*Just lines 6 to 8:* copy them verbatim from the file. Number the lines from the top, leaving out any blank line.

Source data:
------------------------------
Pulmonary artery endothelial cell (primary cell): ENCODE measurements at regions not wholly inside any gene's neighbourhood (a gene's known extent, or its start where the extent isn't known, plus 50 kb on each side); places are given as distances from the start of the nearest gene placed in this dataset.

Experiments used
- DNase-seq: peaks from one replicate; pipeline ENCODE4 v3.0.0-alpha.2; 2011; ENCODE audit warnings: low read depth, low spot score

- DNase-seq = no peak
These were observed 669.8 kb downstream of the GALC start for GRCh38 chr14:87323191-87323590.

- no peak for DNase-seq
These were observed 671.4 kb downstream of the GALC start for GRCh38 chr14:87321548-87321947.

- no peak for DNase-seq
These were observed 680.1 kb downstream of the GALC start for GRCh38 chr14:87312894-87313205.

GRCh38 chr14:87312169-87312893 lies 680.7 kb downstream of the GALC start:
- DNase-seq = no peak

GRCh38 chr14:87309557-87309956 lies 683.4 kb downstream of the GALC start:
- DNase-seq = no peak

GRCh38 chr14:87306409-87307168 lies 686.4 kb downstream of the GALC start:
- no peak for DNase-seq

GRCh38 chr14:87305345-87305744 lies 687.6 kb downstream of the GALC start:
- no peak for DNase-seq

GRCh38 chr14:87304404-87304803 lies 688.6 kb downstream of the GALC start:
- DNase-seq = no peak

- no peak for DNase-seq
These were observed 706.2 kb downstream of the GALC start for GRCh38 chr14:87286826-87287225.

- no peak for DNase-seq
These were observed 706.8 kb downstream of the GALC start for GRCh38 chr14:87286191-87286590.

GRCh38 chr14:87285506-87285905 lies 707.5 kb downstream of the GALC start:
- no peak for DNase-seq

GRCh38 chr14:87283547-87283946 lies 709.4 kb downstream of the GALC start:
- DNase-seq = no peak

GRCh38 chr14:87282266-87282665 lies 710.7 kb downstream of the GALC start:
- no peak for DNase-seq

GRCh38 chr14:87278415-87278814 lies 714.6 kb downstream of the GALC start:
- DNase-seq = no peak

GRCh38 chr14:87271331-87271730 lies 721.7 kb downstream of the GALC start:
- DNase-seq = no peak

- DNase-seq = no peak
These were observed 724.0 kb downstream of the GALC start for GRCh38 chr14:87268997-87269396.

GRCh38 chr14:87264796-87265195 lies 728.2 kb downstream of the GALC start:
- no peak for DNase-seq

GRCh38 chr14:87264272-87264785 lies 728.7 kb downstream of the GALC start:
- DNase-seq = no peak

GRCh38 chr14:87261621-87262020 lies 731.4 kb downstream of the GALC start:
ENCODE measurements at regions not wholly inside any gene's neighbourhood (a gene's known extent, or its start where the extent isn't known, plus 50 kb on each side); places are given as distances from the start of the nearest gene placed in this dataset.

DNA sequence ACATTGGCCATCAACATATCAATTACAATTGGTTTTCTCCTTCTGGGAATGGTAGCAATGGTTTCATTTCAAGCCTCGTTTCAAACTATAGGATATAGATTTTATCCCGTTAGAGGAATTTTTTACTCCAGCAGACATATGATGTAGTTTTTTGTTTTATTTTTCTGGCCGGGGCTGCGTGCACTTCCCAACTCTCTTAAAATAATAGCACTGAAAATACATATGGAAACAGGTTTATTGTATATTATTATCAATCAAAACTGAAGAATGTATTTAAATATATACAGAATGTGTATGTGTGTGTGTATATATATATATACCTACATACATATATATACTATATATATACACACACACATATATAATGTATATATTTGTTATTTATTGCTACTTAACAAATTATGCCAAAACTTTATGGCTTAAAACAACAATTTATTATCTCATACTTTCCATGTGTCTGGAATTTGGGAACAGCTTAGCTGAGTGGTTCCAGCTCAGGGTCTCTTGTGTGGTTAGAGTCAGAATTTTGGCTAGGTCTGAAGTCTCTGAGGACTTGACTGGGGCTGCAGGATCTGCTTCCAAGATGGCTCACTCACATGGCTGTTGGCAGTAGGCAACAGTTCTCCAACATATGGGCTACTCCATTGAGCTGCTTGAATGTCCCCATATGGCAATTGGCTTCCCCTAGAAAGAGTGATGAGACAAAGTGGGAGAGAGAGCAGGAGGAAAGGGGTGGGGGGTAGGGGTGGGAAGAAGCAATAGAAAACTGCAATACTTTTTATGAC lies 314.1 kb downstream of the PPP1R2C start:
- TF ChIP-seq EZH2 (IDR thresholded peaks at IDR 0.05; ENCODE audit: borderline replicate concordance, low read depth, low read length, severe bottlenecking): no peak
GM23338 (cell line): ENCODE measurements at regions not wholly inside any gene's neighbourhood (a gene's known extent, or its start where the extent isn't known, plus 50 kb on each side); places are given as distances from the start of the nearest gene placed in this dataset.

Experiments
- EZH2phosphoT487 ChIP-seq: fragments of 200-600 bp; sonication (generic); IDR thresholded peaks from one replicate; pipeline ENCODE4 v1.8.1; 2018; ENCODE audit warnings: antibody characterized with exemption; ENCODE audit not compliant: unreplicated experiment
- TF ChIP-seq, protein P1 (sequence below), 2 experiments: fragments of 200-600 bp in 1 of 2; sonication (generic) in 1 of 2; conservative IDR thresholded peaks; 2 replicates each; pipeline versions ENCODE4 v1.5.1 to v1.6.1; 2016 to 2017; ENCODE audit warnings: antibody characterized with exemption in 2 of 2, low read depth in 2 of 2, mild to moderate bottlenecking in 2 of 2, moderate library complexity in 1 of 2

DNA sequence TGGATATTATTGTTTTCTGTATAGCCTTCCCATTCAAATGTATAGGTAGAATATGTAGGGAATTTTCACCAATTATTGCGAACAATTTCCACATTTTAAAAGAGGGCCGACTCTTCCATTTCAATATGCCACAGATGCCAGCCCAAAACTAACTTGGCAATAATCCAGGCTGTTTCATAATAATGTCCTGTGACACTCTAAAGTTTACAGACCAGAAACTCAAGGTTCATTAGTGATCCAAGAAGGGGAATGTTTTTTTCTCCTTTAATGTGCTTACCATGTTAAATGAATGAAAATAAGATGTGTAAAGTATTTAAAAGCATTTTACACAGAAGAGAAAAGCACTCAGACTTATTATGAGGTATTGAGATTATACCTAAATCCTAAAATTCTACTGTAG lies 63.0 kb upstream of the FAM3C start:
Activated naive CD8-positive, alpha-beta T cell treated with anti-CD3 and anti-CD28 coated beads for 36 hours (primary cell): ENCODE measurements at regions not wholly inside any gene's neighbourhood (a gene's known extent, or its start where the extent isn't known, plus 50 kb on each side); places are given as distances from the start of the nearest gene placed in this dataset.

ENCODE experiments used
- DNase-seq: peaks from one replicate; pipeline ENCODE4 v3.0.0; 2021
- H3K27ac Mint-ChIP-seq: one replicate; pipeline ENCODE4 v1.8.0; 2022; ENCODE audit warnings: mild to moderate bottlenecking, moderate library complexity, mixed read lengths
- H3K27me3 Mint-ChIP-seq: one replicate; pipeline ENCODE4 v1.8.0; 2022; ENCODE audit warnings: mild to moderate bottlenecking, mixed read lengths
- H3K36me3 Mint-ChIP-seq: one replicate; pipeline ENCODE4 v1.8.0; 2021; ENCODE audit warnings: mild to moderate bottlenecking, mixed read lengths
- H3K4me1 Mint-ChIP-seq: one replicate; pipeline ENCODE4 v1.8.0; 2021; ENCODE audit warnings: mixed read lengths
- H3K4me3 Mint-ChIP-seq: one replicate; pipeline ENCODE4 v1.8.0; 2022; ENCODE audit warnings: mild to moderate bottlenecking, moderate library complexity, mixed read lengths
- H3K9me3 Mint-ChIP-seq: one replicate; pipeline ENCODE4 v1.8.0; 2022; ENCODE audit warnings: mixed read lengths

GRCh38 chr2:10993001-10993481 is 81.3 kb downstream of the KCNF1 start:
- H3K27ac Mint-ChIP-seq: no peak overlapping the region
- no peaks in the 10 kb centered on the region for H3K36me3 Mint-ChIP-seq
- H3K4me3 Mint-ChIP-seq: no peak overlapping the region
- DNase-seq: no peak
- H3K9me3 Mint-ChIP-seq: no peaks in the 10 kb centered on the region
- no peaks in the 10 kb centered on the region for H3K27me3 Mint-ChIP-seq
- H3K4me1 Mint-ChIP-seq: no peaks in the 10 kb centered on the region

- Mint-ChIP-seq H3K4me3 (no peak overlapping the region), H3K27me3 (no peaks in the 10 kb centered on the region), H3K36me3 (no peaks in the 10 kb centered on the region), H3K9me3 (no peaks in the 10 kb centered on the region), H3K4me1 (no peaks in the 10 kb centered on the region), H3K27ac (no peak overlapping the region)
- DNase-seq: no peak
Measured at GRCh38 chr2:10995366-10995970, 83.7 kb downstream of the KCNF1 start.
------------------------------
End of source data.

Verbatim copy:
- no peak for DNase-seq
These were observed 671.4 kb downstream of the GALC start for GRCh38 chr14:87321548-87321947.

- no peak for DNase-seq